As inflation soared in 2022, the US Federal Reserve (Fed) tightened monetary policy at an unprecedented speed – raising the fed funds rate by 450 basis points in just under a year.
The fed funds rate is the interest rate that banks charge to borrow or lend to each other overnight. It exerts a strong influence on other short-term interest rates, including US Treasury yields – in other words, when the Fed hikes rates, the interest on short-term US government debt also rises. Notably, US 3-month Treasury bills yielded about 4.7% as of mid-February, up from roughly 0.2% at the start of 2022.
In a market where most asset classes saw negative returns, the attractive yields on short-duration bonds provided investors returns on their cash with little to no risk.
As we’ve crossed into 2023, US inflation has continued to gradually cool and growth remains negative. But signs of stickier inflation, other strong economic data, and more hawkish signals from Fed officials have led investors to reassess the path of interest rates.
In particular, that’s resulted in markets shifting up their expectations for the Fed’s “terminal rate” – or the peak rate of its hiking cycle – and has lifted bond yields across the board.
We should note, though, that dynamics do differ by economy. In Singapore, for example, yields of short-term government bonds have come down slightly from their December highs. As Singapore T-bills are issued through an auction, investor expectations of future interest rates – and their demand for that particular issuance – play a part in determining the T-bill’s yield.
Since interest rates are a key driver behind bond yields, it’s important to understand where rates could be headed. Let’s dive in deeper, with a focus on the impact on the “front end of the yield curve”, a.k.a. short-dated bonds.
Recent US economic data have shown that inflation may be stickier than investors previously expected. And a still-strong labour market could further add to inflationary pressure in the US.
Fed Chair Jerome Powell has stated that interest rates may reach a higher peak than investors expect if the jobs market doesn’t show signs of cooling. Other Fed officials have also emphasised the need for further rate hikes to rein in inflation.
Markets have adjusted their expectations as a result, and now see the Fed hiking its benchmark rate two to three more times this year from its current range of 4.5% to 4.75%.
That’s broadly in line with the central bank’s latest projections in December. But there is still a disconnect between where investors and the Fed see rates by year-end. While the Fed has consistently signalled that rate cuts are unlikely this year, markets still see some scope for easing toward the end of 2023.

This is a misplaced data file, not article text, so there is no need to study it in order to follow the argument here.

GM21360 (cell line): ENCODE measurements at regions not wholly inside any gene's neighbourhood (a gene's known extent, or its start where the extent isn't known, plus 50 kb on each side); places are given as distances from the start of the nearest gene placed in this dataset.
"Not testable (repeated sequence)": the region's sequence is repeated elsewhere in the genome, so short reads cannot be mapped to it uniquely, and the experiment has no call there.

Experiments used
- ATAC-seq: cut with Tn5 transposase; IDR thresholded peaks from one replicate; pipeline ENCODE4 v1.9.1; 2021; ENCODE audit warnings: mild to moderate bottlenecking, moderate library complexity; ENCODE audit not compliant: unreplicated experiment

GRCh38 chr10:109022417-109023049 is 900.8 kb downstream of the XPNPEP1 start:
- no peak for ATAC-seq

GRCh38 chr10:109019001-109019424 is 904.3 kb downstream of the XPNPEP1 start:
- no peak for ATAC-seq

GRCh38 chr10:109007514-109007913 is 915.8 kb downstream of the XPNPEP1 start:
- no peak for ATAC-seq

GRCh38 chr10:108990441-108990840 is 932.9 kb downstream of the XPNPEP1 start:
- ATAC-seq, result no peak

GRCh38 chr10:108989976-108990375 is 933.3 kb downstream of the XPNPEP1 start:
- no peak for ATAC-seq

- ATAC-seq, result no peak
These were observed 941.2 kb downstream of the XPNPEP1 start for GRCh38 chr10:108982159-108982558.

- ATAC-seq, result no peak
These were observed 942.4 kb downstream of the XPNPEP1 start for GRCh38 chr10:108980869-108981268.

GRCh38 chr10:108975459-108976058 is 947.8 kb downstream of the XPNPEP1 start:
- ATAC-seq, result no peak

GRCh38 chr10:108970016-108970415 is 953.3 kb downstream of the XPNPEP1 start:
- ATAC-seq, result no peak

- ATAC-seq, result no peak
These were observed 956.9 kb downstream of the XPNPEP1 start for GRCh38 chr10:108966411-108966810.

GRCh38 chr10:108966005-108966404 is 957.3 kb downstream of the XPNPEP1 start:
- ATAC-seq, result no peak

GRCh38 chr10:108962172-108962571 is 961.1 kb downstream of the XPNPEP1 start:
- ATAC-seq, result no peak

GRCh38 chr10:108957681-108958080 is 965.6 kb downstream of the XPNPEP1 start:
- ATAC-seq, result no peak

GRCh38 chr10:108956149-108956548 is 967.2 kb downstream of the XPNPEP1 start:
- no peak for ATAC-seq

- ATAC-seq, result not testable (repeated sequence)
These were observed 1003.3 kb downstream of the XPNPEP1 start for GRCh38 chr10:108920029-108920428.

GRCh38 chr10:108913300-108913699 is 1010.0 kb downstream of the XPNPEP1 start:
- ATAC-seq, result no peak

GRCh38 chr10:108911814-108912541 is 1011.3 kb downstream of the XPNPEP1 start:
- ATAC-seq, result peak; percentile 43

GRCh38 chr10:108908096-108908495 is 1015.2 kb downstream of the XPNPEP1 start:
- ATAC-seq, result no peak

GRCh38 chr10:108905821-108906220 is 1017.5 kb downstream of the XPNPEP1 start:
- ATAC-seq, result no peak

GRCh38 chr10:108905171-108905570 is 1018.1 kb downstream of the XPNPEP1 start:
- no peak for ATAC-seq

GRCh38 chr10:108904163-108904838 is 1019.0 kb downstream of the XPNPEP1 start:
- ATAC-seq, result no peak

In short, there’s still uncertainty over how high rates will go, and more importantly, how long they’ll stay there.
Given that the Fed is likely to remain relatively hawkish in the near term, short-duration bonds continue to provide investors with compelling yields at low risk.
Short-term bond yields currently range between 3-5%, which is compelling from a risk-reward standpoint:
Long-dated bond yields are actually lower, as markets are pricing in an impending economic slowdown. US 10-year treasuries, for example, are currently yielding around 4%.
Corporate bond spreads (the difference in yields between a corporate bond and a government bond of the same maturity) are at a historical low.
Equity valuations are no longer cheap, and company earnings could be at risk if the US slips into a recession.
Short-duration bond yields are also attractive compared to inflation. While US inflation is still high at 6.4% as of January, it’s on its way down. Economists – and the Fed itself – expect it to end the year closer to 3%. And with short-dated Treasuries currently yielding upwards of 4.7%, that points to positive “real returns” – or returns after accounting for inflation.
Bonds play a key role in balanced portfolios by providing:
Diversification - bonds can offset some of the volatility of stocks in a balanced portfolio.
Income generation - bonds provide investors with income via periodic interest payments. This is especially relevant in the current economic environment given that short-term bond yields are still at decade highs.
Capital preservation - given their lower risk, short-duration bonds can help preserve the value of your investments through periods of market volatility.
If you’re looking for a safer option for your cash, short-duration government bonds offer decent returns in this period of uncertainty. Investing in short-term bonds also means your funds are more liquid compared to options like fixed deposits. That means you have access to your cash in case of an emergency, or when investment opportunities (such as market sell-offs) arise.
If you’re looking to minimise risk in your portfolio and get returns on your cash, our cash management portfolio, Simple Plus, currently has a projected return of 4.6-5% p.a. It’s ideal for cash you won’t need within the next 1-2 years.